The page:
At last week’s AILIA 2014, the Canadian language industry trade show, tools and standards dominated the speakers’ schedule. How best to survive in a difficult market dominated conversations during the breaks. Throughout the event, the deep rift between established stakeholders and relative newcomers was palpable. Both sides of the great divide struggled with what to do about The Machine. Rather than finding consensus, however, fundamental contradictions emerged as well as renewed enthusiasm for Canadian exceptionalism in the face of globalization.
First, the big news: AILIA, Canada’s language industry association, is now an independent industry organization. Bankrolled by the federal government since its founding in 2003, the organization must now survive on its own merits. That means that, to fulfill its mandate, AILIA will have work hard to grow and support its membership. Despite claims that the language services sector is thriving worldwide, currently less than 50 companies have joined. Still fewer adhere to the Canadian industry standard.
The withdrawal of funding might explain the low turnout at the event. The beautiful but cavernous upper floors of the Marché Bonsecours, the event venue, only compounded the sense that there was no there there. Hats off to AILIA president Lola Bendana (Multi-Languages), Maryse Benhoff (BG Communications) and Kim Pines (Translations.ca) who, under difficult conditions, pulled out all the stops to boost attendance. Not an easy task particularly when you have translation companies to run.
So who was there?
Attendees hailed primarily from the Ottawa area, Quebec City, Montreal and Toronto. Most were executives from translation services companies. Representatives from OTTIAQ and ATIO, the professional orders in Quebec and Ontario respectively, attended. Freelance translators and colleagues from academia were thin on the ground. Exhibitors included a handful of translation and workflow technology companies from Canada and abroad, global industry giants SDL and Lionbridge (natch), Traductions Serge Bélair and the federal Translation Bureau (TB).
Two speaker tracks featured sessions on translation technology and industry standards. In addition, attendees learned networking tips from Donna Messer (ConnectUS) and market research basics from Steve Letofsky (LBC Consulting). Merling Sapene (Bombardier) discussed project and change management. Shibl Mourad (Google Montreal) demystified machine translation algorithms.
Of contradictions and Canadian exceptionalism
Donald Barabé, for years the TB’s top talking head, now retired and an honorary member of AILIA’s board, put in an appearance. He reiterated his belief that creating a reserved title for translators is the only way to push back against falling rates He served up impressive stats about translators working in Canada but, despite AILIA’s mandate to promote business stakeholders, had no data on the number of translation companies operating in Canada. No one could dispute that the number of companies that adhere to the Canadian industry standard is underwhelming.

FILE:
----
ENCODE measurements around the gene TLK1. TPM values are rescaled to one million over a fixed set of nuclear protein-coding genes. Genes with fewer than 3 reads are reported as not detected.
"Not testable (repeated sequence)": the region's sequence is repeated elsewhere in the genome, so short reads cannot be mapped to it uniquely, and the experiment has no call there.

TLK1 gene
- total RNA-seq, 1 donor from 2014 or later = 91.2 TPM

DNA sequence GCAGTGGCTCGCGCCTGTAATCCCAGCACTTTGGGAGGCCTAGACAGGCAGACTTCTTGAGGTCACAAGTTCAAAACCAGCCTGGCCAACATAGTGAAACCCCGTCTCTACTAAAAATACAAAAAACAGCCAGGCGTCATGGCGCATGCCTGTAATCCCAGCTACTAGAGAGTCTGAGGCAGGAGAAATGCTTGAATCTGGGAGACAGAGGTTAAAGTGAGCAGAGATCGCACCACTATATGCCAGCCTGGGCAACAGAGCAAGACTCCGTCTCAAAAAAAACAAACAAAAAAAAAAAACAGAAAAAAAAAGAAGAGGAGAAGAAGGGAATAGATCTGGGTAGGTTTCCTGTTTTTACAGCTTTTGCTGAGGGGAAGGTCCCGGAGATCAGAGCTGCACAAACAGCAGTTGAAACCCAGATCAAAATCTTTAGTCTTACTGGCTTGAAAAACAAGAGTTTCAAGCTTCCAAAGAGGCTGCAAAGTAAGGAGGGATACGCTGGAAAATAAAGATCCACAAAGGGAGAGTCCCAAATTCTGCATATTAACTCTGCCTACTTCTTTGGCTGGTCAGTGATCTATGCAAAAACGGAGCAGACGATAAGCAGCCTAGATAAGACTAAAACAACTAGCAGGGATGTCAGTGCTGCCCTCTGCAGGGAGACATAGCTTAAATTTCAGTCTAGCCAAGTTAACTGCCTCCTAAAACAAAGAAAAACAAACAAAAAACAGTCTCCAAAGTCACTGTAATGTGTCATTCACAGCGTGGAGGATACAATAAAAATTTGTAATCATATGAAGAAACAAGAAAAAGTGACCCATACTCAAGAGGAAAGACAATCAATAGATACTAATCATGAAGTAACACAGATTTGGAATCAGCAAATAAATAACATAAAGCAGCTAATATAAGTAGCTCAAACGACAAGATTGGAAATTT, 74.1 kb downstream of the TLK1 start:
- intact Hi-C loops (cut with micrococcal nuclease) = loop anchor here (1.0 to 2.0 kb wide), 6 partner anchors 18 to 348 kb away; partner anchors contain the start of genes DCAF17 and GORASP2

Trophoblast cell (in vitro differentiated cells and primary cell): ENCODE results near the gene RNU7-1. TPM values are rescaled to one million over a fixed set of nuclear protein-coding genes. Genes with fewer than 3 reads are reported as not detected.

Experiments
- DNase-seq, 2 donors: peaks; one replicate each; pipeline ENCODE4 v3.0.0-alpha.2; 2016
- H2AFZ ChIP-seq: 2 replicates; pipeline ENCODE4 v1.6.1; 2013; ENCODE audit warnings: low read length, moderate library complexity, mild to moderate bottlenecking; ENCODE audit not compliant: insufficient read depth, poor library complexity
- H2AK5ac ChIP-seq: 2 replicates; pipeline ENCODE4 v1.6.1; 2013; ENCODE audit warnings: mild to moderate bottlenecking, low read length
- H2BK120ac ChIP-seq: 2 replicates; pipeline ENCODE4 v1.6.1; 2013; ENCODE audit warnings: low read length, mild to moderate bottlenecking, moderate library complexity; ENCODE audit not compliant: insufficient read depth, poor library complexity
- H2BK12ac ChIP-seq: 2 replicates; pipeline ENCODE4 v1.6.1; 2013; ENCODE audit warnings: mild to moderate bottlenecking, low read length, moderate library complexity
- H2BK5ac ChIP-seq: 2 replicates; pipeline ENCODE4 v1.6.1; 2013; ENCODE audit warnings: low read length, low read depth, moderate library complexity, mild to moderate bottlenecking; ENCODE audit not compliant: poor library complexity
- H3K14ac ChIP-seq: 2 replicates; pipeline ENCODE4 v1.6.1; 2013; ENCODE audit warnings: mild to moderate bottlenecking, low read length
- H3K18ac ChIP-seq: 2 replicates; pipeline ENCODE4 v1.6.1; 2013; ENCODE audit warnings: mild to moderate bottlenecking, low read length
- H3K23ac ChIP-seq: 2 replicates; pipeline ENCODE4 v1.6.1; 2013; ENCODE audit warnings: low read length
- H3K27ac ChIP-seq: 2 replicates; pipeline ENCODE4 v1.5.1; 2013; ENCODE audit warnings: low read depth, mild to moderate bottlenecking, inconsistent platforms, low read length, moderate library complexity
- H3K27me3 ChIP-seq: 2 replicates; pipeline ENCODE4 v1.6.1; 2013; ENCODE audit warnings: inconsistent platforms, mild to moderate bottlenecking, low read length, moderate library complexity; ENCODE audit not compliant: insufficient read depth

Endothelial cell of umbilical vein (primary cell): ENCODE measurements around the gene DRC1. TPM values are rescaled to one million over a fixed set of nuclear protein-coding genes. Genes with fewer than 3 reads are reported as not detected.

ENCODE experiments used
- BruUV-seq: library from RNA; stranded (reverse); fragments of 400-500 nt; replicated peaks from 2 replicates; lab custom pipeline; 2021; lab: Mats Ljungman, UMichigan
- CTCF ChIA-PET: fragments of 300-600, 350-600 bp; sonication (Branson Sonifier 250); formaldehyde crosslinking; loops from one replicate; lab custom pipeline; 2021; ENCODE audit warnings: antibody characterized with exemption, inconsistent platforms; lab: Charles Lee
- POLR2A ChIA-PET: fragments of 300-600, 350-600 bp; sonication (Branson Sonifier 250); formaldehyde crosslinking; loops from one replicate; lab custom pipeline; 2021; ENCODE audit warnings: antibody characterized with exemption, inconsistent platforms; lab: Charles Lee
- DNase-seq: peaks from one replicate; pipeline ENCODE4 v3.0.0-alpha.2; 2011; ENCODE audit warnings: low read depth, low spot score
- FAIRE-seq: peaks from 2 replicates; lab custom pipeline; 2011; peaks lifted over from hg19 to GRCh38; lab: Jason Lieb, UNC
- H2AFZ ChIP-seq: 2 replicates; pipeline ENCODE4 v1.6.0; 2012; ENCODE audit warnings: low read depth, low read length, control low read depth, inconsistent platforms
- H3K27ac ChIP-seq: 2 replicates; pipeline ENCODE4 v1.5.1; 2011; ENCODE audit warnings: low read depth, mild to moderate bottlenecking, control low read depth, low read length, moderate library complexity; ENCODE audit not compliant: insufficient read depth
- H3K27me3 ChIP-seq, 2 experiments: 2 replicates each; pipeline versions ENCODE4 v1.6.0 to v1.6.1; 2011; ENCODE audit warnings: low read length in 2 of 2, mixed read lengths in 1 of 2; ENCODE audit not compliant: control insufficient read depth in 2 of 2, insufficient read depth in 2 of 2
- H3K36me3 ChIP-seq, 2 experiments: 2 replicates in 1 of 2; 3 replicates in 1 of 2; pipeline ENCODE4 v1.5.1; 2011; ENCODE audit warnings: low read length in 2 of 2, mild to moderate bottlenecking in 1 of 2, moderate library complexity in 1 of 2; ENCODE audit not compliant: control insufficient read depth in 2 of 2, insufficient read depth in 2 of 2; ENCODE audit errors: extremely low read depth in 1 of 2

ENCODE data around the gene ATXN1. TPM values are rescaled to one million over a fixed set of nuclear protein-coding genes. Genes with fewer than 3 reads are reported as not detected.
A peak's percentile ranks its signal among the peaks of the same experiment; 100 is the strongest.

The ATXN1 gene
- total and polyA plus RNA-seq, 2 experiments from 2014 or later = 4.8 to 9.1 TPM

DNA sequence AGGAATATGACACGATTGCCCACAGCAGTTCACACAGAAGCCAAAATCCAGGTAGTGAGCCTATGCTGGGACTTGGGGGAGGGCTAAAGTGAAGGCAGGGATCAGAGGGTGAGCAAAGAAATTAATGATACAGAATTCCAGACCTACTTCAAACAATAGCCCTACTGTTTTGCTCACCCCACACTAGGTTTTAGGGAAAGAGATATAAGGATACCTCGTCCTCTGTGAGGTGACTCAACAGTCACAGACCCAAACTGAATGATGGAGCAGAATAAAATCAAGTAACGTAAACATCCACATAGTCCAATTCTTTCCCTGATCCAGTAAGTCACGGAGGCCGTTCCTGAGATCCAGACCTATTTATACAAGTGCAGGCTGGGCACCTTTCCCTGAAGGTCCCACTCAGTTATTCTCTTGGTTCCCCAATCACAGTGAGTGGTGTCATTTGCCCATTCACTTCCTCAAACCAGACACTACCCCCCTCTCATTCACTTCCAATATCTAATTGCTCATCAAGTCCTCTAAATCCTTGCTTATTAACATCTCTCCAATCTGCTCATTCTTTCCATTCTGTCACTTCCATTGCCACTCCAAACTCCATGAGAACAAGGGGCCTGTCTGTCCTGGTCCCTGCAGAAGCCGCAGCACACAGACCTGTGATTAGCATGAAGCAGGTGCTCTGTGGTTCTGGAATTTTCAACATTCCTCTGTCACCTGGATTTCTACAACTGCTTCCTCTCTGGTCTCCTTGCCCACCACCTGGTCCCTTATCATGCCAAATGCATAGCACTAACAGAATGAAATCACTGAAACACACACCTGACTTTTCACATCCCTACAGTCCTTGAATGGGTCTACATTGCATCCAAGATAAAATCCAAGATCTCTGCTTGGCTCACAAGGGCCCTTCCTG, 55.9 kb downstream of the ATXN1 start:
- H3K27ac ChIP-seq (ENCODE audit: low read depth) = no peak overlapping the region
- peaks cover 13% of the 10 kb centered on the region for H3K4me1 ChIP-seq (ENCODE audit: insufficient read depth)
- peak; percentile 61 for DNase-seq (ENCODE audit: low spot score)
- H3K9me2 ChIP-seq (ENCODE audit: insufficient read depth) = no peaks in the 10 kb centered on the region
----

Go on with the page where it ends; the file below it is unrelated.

Why are Canadian companies so reluctant to get on board with the standard? According to one translation company owner, until the standard becomes a bid requirement for buyers (including the TB), the returns don’t justify the cost. Interestingly, translators frequently make the same argument when asked why they are not a members of the professional order. Indeed, selling both professional accreditation and adherence to standards in an unregulated industry seems to be an uphill battle.
Undaunted, another translation agency executive insisted that translation buyers increasingly demand proof that translators be certified or, at least, qualified. According to her, translation service vendors should stop talking about tools and focus on quality. Her remarks garnered enthusiastic head nodding from peers. I bit my tongue and didn’t ask why tool vendors were doing most of the talking, and selling, at the trade show.
Overall, old guard translation agency executives seemed to embrace the notion of a national effort to require translator accreditation as a way to help the Canadian language industry resist downward pressure on prices. A suggestion that such a strategy might jeopardize the industry quickly landed me in the evil low-baller camp. A reminder about stiff global competition was shrugged off.
Relative newcomers to the industry seemed more pragmatic. In some quarters, sighs and eye-rolling met Barabé’s speech and jocular if tired reference to “herding cats”. Attendance didn’t flag at sessions presented by translation technology vendors. The Google Translate presentation, surprisingly well-attended, elicited few questions. It did, however, convince one owner of a Toronto-based business to shift gears. His plan: work with the machine instead of against it. He figures he still has about 10 years to make some money before machine translation guts the industry.
In short, openness, fresh ideas, creativity and innovation were in short supply at AILIA 2014. As vast and diversified as the industry is, black and white seemed to be the colour scheme du jour and the middle road no where to be found.